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P. M. Elvidge "work gets in the way...of everything" (England, UK)

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Haunted Pluckley; The Most Haunted Village In Kent
Haunted Pluckley; The Most Haunted Village In Kent
by Dennis Chambers
Edition: Hardcover

5.0 out of 5 stars Great Little Booklet, 29 Jun 2013
First published in 1984 and reprinted (my copy in 2002).

This is a SMALL A5 size BOOKLET covering the village of Pluckley and its 12 ghosts/hauntings in alphabetical order, by location and name.

The Coach and Horses
The Colonel
The Highwayman (Fright Corner)
The Miller
The Monk
The Red Lady
The Schoolmaster
The Screaming Man
The Tudor Lady
The Watercress Woman
The White Lady (St Nicholas Church)
The White Lady (Site of Surrenden Manor)

A few black and white pictures accompany the 16 pages (including front and back covers).

Brilliant to have with you when you go ghost 'hunting' on a cold and dark night in the middle of the winter!

Worth re-iterating that this is a small booklet, so the price (at time of this review) for a copy at 47 will leave a purchaser feeling ripped off.

Boudicca - Warrior Queen [DVD]
Boudicca - Warrior Queen [DVD]

4 of 4 people found the following review helpful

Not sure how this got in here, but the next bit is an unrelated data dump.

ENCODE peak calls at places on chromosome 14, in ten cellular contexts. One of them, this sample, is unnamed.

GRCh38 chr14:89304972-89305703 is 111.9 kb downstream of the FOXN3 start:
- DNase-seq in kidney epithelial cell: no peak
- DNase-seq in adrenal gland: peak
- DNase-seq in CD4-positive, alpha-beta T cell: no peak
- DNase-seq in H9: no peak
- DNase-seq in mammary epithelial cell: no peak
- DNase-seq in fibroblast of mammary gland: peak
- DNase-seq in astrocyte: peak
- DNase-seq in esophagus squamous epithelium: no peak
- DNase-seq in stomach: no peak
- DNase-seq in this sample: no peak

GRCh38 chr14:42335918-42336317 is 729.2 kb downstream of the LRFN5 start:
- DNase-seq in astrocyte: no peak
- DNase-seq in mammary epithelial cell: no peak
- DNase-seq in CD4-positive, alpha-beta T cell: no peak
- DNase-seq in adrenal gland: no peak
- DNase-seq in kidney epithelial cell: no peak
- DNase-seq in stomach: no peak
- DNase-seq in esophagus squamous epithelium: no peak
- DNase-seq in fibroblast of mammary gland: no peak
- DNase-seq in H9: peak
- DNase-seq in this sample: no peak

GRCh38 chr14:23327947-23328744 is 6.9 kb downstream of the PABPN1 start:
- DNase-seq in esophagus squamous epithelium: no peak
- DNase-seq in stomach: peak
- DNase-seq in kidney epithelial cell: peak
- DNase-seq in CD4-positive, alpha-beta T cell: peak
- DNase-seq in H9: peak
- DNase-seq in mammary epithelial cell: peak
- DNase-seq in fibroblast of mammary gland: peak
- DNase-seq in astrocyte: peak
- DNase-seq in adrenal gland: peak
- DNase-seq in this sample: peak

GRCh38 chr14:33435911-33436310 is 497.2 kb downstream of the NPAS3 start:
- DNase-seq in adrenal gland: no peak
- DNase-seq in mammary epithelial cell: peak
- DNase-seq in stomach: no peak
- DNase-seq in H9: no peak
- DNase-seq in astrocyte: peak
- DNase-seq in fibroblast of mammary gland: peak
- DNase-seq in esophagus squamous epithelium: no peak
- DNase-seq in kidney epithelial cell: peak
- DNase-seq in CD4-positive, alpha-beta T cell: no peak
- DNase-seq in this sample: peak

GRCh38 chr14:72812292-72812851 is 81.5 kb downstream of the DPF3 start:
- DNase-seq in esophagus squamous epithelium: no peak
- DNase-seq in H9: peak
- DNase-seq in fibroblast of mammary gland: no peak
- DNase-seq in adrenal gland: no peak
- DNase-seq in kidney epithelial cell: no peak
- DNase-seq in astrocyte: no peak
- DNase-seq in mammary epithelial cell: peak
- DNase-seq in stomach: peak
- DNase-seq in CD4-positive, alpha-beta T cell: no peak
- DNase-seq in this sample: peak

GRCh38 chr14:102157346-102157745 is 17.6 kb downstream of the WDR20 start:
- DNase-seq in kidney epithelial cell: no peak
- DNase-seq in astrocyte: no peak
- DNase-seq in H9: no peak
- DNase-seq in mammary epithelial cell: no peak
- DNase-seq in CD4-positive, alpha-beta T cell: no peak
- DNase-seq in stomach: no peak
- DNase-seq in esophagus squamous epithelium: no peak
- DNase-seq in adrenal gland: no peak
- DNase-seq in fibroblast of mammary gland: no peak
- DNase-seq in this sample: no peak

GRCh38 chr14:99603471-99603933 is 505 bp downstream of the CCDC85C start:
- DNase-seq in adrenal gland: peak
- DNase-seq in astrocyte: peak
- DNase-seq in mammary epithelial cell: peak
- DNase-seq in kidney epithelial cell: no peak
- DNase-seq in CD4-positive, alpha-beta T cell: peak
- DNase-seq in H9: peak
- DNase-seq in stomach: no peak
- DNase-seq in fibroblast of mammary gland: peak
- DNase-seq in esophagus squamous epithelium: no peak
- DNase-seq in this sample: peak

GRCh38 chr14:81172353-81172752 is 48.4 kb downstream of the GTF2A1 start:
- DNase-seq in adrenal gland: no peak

3.0 out of 5 stars Overview, 30 Sep 2012
Verified Purchase(What is this?)
This documentary provides an overview concerning the events that surrounded the life and death of the native British Queen Boudicca of the Iceni who lived, fought against Roman imperialism and ultimately died as a consequence.

It sets the stage by providing a rather lengthy (half the DVD) introduction to the Roman invasion of Britain.

Throughout the ten chapters - 1. Opening; 2. Divisions; 3. People of War; 4. the Legionary; 5. Romanised; 6. Sanctuary; 7. Rebellion; 8. The Horde; 9. Total War; 10. Recovery - the viewer is treated to a number of historical locations including Maiden Castle in Dorset, Shedworth Roman Villa in Gloucestershire and Butser Iron Age Farm in Hampshire (well worth a visit!). There is also substantial use of Roman re-enactors and some nice artwork (though a horned (Viking?) warrior seemed somewhat misplaced!). Later on we are also shown the remnants of Boudicca's settlement now sadly lost under an industrial estate!

Despite what seems to be a fairly balanced perspective I felt that ultimately the documentary followed the 'Romans are civilised'/'British are barbarians' slant.

The actual history of Boudicca is nothing new to anyone familiar with the subject and this DVD follows the same route offering the viewer the death of Prasutagus, the flogging of Boudicca (with a small and informative segment on flogging in the Roman empire), the rape of her daughters, the creation and destruction of Colchester, the destruction of the Druids (who tended to be portrayed in a rather negative light) by Paulinus, his march back down Watling Street, the London destruction and on to the final annihilation of the native British `horde' (a term that to my mind unconsciously asserts the Romans are civilised perspective).

So in conclusion, this is a reasonably good introduction, not much that is new to those interested in the time of Boudicca and containing an underlying pro-Roman attitude - "however Boudicca's rebellion is interpreted or excused, it is without any doubt the bloodiest and most horrible event in the whole of Britain's island history", an assertion that is highly dubious in my opinion.